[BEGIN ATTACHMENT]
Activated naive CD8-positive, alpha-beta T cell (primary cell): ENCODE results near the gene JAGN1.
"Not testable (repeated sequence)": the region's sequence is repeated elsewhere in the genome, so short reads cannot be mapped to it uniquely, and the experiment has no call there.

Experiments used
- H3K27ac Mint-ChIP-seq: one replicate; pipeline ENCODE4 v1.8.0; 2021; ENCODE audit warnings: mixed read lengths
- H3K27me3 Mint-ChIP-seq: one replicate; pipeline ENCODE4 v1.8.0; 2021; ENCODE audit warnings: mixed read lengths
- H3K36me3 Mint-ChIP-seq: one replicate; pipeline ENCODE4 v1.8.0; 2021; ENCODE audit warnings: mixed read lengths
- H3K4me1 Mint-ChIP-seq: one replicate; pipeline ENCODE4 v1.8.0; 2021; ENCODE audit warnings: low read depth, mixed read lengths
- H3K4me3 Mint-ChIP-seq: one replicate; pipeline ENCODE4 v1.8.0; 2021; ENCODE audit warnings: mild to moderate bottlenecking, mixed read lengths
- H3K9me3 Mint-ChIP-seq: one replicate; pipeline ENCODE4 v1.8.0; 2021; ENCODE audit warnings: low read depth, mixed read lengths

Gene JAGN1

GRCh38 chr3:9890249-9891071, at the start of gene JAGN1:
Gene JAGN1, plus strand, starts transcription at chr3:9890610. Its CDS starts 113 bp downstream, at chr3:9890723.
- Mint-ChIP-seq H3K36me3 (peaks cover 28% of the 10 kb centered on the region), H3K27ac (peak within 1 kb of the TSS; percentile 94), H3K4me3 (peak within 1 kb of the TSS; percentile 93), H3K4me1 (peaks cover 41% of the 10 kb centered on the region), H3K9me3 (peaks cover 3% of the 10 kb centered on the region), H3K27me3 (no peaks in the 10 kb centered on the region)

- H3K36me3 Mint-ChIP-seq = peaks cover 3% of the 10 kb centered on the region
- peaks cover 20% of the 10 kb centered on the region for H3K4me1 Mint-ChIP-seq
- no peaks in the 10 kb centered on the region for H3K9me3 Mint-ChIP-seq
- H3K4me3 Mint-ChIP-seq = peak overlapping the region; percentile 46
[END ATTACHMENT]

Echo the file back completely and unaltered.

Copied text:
Activated naive CD8-positive, alpha-beta T cell (primary cell): ENCODE results near the gene JAGN1.
"Not testable (repeated sequence)": the region's sequence is repeated elsewhere in the genome, so short reads cannot be mapped to it uniquely, and the experiment has no call there.

Experiments used
- H3K27ac Mint-ChIP-seq: one replicate; pipeline ENCODE4 v1.8.0; 2021; ENCODE audit warnings: mixed read lengths
- H3K27me3 Mint-ChIP-seq: one replicate; pipeline ENCODE4 v1.8.0; 2021; ENCODE audit warnings: mixed read lengths
- H3K36me3 Mint-ChIP-seq: one replicate; pipeline ENCODE4 v1.8.0; 2021; ENCODE audit warnings: mixed read lengths
- H3K4me1 Mint-ChIP-seq: one replicate; pipeline ENCODE4 v1.8.0; 2021; ENCODE audit warnings: low read depth, mixed read lengths
- H3K4me3 Mint-ChIP-seq: one replicate; pipeline ENCODE4 v1.8.0; 2021; ENCODE audit warnings: mild to moderate bottlenecking, mixed read lengths
- H3K9me3 Mint-ChIP-seq: one replicate; pipeline ENCODE4 v1.8.0; 2021; ENCODE audit warnings: low read depth, mixed read lengths

Gene JAGN1

GRCh38 chr3:9890249-9891071, at the start of gene JAGN1:
Gene JAGN1, plus strand, starts transcription at chr3:9890610. Its CDS starts 113 bp downstream, at chr3:9890723.
- Mint-ChIP-seq H3K36me3 (peaks cover 28% of the 10 kb centered on the region), H3K27ac (peak within 1 kb of the TSS; percentile 94), H3K4me3 (peak within 1 kb of the TSS; percentile 93), H3K4me1 (peaks cover 41% of the 10 kb centered on the region), H3K9me3 (peaks cover 3% of the 10 kb centered on the region), H3K27me3 (no peaks in the 10 kb centered on the region)

- H3K36me3 Mint-ChIP-seq = peaks cover 3% of the 10 kb centered on the region
- peaks cover 20% of the 10 kb centered on the region for H3K4me1 Mint-ChIP-seq
- no peaks in the 10 kb centered on the region for H3K9me3 Mint-ChIP-seq
- H3K4me3 Mint-ChIP-seq = peak overlapping the region; percentile 46